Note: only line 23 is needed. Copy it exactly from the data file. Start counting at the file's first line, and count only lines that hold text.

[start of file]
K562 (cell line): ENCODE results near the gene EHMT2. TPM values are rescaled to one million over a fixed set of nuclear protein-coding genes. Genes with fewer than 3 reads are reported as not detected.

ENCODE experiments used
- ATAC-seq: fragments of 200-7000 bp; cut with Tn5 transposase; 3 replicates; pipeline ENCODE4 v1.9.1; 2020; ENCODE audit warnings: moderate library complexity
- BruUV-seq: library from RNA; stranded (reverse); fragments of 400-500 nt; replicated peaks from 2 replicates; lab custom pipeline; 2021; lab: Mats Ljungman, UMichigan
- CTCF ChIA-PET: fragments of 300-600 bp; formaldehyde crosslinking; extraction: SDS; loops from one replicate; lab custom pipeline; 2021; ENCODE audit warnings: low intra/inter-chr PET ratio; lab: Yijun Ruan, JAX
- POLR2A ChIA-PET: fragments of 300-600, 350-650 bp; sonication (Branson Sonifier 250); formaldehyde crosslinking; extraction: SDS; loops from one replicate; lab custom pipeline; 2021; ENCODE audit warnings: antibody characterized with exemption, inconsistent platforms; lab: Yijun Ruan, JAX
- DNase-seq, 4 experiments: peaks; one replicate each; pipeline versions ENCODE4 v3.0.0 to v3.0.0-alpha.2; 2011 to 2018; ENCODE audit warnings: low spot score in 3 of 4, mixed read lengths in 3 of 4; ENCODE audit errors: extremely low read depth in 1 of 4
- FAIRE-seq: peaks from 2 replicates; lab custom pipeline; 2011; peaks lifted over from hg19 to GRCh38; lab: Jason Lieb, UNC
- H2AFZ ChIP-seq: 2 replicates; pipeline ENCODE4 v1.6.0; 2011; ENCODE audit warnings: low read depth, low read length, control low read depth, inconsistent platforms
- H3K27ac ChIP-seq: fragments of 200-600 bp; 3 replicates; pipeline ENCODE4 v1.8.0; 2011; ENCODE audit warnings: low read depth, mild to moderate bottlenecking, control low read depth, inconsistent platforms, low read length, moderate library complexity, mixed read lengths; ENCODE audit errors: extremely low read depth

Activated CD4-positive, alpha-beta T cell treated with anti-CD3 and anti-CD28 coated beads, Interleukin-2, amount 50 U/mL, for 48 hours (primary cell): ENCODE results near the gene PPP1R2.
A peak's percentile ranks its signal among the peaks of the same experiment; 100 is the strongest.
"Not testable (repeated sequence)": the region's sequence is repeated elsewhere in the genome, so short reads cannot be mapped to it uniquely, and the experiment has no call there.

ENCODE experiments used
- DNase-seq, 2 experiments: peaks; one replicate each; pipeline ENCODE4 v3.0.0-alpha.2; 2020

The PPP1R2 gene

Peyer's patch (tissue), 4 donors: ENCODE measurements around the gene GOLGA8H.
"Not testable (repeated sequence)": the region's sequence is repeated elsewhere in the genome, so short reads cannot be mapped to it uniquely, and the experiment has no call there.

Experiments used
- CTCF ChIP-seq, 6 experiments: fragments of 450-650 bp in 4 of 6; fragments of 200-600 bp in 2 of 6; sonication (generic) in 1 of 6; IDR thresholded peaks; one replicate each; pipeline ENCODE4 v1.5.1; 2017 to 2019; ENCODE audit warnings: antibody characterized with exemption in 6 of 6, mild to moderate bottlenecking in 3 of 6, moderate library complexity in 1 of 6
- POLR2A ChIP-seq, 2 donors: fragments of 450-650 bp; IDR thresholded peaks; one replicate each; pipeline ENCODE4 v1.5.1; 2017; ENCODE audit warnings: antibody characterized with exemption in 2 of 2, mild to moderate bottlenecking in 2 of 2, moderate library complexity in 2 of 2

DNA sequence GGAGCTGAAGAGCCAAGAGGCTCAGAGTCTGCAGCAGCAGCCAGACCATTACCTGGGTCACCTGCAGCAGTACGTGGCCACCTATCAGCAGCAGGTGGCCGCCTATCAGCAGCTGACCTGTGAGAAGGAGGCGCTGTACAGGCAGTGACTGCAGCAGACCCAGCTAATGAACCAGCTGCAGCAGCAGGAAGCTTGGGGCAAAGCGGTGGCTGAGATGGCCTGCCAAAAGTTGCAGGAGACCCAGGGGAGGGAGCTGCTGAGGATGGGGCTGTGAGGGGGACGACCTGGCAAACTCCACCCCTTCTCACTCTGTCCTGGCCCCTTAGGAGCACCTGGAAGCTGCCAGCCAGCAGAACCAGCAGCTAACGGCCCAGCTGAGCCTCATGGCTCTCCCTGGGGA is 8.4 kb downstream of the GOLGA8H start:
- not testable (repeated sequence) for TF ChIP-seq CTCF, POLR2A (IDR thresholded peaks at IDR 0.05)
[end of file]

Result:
- not testable (repeated sequence) for TF ChIP-seq CTCF, POLR2A (IDR thresholded peaks at IDR 0.05)